The University of Bath is set to double its size in the biggest shake-up since it received its royal charter in 1966.
Vice-chancellor Glynis Breakwell has received the go-ahead from higher education minister Margaret Hodge for plans for a £200 million campus in Swindon.
She said the campus would accommodate 8,000 full-time equivalent students - doubling the university's capacity - and would create 600 academic jobs over the period to 2010.
Professor Breakwell said: "We want to make sure that we are a university of the 21st century, not one based on the assumptions of the 19th century."
Bath traces its origins to the Bristol Trade School, which was established in 1856.
Bath signed a deal with Swindon Borough Council in 1999 to help bring higher education to the badly served county of Wiltshire in return for sites and buildings to accommodate Bath's expansion. The university opened a modest adult-learners site at Oakfield in central Swindon in 2000. It is now pushing ahead with plans to bring a fully fledged university campus to the town, which does not have a university within 30 miles.
Market research has predicted that there is sufficient demand for 8,000 students, with 2,400 undergraduates drawn from the local area.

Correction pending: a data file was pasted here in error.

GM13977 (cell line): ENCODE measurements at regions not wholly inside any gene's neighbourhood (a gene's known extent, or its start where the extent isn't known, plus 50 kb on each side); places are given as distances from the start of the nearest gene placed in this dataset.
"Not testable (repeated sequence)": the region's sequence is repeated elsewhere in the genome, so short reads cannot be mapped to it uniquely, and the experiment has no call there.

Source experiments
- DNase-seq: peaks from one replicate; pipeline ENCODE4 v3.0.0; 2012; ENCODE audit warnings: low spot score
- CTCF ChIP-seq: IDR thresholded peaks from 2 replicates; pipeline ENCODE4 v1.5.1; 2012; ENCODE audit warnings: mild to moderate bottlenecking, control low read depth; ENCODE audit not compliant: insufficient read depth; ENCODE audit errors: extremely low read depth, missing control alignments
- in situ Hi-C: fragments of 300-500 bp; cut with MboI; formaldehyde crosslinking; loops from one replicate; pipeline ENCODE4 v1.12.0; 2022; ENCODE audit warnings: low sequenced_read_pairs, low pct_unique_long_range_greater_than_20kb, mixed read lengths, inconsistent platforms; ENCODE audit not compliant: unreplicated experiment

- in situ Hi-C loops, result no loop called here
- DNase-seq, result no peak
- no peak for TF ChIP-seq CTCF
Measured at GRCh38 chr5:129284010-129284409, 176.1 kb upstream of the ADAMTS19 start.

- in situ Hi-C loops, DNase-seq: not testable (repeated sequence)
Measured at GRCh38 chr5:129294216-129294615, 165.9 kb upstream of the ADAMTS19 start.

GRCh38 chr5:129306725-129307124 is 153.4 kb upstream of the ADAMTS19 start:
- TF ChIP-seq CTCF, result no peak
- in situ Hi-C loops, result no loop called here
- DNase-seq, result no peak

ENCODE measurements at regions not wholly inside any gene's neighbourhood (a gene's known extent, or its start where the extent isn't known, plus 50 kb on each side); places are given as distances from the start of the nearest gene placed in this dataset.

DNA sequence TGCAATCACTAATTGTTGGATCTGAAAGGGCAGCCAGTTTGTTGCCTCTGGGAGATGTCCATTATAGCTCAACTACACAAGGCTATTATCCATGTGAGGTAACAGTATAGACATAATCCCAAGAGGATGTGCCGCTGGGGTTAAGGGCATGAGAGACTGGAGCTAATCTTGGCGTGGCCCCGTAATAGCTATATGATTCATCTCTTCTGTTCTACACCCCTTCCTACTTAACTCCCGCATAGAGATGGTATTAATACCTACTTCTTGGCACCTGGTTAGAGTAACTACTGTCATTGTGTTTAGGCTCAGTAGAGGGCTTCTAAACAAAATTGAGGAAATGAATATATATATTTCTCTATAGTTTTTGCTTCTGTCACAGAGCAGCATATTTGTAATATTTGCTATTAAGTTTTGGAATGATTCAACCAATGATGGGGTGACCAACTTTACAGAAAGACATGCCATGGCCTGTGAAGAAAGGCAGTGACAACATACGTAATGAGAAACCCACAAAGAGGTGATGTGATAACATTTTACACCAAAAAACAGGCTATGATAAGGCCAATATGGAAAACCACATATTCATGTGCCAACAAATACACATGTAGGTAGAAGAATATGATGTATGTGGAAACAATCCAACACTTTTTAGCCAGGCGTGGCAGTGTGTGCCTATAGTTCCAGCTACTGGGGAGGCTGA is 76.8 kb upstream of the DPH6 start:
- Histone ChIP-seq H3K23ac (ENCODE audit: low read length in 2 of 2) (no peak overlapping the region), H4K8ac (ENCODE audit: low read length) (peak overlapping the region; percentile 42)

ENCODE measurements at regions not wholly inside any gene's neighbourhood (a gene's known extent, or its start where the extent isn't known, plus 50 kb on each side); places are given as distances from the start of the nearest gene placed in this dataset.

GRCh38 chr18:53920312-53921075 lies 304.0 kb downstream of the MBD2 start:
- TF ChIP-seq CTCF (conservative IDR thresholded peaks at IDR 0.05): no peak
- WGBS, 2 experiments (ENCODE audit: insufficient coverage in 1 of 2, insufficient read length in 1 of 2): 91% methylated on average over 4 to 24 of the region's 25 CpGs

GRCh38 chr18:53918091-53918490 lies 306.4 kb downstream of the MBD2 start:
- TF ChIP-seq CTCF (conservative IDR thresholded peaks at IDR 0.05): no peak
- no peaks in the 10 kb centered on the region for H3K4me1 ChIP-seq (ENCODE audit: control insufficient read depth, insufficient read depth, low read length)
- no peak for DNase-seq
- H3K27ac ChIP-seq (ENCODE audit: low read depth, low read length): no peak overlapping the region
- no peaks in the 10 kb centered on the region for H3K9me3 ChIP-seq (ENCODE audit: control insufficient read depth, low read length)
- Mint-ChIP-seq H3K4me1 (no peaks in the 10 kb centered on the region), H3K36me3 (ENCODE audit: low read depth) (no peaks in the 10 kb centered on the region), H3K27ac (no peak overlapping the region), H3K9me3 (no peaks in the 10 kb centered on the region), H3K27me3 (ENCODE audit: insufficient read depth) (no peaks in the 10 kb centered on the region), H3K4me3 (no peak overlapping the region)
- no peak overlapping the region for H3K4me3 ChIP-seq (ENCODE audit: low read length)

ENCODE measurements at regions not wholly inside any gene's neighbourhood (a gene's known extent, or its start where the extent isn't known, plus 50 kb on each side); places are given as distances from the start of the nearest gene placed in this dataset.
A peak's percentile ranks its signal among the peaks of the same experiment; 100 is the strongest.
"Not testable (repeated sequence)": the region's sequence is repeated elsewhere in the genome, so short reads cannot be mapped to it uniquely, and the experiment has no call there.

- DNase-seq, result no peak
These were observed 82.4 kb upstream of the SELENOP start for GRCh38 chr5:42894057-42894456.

Located next to the Queen Margaret hospital, the new campus is expected to branch into the healthcare field, as well as exploiting traditional strengths such as engineering, biotechnology and management.
The expansion plans mark a major departure for Bath, which for most of its 37 years as a university has focused on engineering and science on a single site in Claverton Down.
In the past, this modest approach has served it well. "We are one of the UK's best-kept secrets," said Professor Breakwell, who recited a list of accolades: top marks in each of its teaching assessments since 1998; surpassing benchmarks for widening participation; 72 per cent of staff working in research departments with the top assessment grades of 5 or 5*; fourth place behind Oxbridge and Imperial College London in The Times Good University Guide .
In recent years, Bath reputuation among students has grown substantially, with eight applications for each place. The number of applications has risen by 9.3 per cent on this time last year, up to 18,064.
Despite this increase, Bath will not cash in on its popularity by expanding numbers for the next academic year. Students are already up in arms over plans to cut lecture time by 20 per cent, after managers admitted that recent expansion had made it "increasingly difficult to timetable (teaching space) in an educationally or socially acceptable manner".